According to the Centers for Disease Control and Prevention, cancer is the second-leading cause of death behind heart disease.
At the same time, some people can live for decades after receiving a cancer diagnosis. According to the American Cancer Society, about 18 percent of cancer sufferers have survived at least 20 years since being diagnosed.
For many, this raises the question: Can you get life insurance if you have or had cancer? Here, we explore the relationship between life insurance and cancer — before, during, and after diagnosis.
It all comes down to risk. To determine the amount of risk of an insured, life insurance underwriters will examine the individual to determine the probability of an applicant’s life lasting up to or beyond average life expectancy or of an applicant passing away before average life expectancy.
Your health is one of the main factors insurance companies use in the underwriting process. Insurers will not only examine your current health, but also any past ailments. Underwriters will also ask about your family history.
Based on your health and other underwriting factors, the insurance company will assign you a rating. The most common rating is standard, which means the applicant carries an average amount of risk.
If you are young, in optimal health, and/or carry few other risk factors, you may receive a select or preferred rating, which will result in paying less premium than if you qualified as a standard risk.
If you carry above-average risk factors, you may receive what is called a table rating. Table ratings allow an insurer to further assess an applicant in accordance with their risk level and to provide coverage at an increased rate.
Tables ratings are usually letter grades from A to whatever the lowest rating an insurer will consider. For example, an applicant that has a table rate of A will usually pay the standard rate plus an additional percentage.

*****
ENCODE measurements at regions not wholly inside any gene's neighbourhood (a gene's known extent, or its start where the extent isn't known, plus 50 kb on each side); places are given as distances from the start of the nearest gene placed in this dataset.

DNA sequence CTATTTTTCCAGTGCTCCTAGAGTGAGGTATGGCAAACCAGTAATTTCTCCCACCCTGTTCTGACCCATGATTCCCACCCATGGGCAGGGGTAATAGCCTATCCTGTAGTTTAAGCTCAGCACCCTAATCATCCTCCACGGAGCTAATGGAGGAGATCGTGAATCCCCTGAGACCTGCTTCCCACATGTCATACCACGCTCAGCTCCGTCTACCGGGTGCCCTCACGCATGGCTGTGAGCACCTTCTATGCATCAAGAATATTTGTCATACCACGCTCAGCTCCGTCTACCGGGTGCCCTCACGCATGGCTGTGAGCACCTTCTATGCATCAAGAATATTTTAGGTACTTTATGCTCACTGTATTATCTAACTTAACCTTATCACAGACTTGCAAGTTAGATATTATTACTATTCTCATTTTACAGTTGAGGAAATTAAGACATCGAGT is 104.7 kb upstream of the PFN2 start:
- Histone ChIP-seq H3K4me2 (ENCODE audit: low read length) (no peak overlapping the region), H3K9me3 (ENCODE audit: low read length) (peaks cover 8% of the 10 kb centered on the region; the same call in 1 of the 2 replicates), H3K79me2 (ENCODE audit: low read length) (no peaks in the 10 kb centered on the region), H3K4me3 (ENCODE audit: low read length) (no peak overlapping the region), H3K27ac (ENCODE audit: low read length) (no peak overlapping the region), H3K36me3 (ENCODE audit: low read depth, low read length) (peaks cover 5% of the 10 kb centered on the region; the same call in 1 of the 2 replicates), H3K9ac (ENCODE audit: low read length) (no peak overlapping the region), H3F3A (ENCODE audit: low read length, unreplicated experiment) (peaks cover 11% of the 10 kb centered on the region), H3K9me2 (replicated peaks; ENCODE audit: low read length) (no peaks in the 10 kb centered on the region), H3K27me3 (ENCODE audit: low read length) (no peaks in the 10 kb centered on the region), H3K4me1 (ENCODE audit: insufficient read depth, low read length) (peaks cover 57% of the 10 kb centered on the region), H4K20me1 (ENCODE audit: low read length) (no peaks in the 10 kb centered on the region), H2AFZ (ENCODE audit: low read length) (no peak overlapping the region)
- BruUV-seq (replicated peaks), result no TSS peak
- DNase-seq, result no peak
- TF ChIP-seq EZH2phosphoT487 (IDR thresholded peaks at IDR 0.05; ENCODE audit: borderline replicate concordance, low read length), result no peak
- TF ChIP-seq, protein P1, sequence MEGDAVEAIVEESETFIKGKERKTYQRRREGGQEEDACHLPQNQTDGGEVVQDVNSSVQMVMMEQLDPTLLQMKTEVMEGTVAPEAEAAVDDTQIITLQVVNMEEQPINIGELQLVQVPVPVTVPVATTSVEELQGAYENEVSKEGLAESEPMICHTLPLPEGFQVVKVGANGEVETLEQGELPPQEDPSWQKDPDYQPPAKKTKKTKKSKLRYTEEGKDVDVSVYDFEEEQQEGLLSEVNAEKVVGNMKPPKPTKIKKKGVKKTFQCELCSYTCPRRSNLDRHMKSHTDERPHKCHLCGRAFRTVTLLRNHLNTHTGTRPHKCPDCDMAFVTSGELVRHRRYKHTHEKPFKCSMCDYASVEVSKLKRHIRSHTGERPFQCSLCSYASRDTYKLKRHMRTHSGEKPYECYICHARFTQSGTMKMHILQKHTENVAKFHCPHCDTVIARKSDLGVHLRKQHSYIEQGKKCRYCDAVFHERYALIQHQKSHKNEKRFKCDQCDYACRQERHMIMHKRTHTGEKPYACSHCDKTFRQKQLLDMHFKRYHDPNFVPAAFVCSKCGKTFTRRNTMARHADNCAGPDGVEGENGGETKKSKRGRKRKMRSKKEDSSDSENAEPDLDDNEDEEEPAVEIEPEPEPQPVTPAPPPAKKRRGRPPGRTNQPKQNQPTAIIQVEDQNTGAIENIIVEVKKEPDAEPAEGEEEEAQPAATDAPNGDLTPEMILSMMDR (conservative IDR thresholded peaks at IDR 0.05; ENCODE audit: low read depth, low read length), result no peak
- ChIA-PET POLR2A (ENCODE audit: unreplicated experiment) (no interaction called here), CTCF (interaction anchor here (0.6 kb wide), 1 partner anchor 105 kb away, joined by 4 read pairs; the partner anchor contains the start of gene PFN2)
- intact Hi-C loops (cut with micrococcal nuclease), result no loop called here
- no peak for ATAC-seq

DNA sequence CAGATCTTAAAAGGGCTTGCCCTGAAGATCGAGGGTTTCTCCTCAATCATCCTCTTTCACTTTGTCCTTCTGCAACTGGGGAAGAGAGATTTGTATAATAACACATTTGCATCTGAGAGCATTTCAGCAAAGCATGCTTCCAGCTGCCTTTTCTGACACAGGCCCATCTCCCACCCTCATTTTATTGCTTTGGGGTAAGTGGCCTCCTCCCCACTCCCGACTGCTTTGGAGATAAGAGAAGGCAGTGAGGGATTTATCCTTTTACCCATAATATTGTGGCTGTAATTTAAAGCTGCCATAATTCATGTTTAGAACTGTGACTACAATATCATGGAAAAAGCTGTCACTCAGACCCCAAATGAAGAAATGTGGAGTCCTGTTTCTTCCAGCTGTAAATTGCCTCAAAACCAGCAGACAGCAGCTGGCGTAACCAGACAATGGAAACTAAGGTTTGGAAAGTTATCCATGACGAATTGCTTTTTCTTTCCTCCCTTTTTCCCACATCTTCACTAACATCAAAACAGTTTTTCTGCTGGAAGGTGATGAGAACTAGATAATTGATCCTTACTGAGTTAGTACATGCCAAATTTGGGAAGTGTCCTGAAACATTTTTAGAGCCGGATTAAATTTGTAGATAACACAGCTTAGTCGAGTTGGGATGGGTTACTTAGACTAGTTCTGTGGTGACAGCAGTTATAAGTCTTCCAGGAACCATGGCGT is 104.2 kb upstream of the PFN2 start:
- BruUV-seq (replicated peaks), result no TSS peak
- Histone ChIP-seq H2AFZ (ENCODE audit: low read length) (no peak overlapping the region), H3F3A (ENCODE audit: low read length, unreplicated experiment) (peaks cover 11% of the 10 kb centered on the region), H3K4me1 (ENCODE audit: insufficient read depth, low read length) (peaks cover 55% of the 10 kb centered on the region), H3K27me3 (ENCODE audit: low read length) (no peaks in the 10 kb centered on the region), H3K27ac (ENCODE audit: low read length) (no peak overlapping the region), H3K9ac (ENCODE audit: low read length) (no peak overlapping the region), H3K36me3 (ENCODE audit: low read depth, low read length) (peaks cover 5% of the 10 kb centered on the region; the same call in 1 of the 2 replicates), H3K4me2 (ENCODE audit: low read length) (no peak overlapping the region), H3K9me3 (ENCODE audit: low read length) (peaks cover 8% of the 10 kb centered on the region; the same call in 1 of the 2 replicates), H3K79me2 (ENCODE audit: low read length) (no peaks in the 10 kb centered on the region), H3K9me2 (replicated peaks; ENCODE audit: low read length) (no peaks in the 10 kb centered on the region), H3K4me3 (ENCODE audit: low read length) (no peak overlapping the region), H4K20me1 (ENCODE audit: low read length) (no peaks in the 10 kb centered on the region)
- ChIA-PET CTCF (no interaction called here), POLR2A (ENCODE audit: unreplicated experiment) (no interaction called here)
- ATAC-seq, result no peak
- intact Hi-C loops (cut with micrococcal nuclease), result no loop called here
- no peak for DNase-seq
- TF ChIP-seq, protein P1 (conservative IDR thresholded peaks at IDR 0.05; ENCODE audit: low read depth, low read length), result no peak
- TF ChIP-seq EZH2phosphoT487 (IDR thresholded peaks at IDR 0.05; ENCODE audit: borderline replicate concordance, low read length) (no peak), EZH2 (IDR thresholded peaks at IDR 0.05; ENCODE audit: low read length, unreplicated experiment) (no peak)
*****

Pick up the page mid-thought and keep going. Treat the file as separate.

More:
How your application is underwritten and whether you qualify for coverage with a history of cancer will depend on the following factors.
Having a family history of cancer likely won’t affect your ability to buy life insurance, provided you don’t have many other risk factors.
Your family history may, however, impact what you pay for coverage. Some insurance companies consider the presence of cancer in your immediate family, including your parents and siblings, to be a high-risk factor. The impact will depend on the type of cancers you’ve had in your family and how fatal the disease was.
While the mere presence of cancer in your family history may cause some insurers to charge a higher premium, others dig a little deeper. Cancer in your family may not affect your rates with other carriers if family members survived many years with the disease. Carriers will also evaluate whether your family members had what is considered hereditary types of cancer.
There are also insurers who won’t inquire at all about your family history of cancer.
Unfortunately, getting life insurance with cancer is difficult. The more recent your cancer diagnosis and treatment, the less likely you are to qualify for a traditional, individual life insurance policy. If you are undergoing any cancer treatments at the time of your application, or if your diagnosis was within the previous two to four years, most insurance companies will consider you too risky to insure. Underwriters do not want to assess an applicant whose medical status is likely to change in the first years of the policy.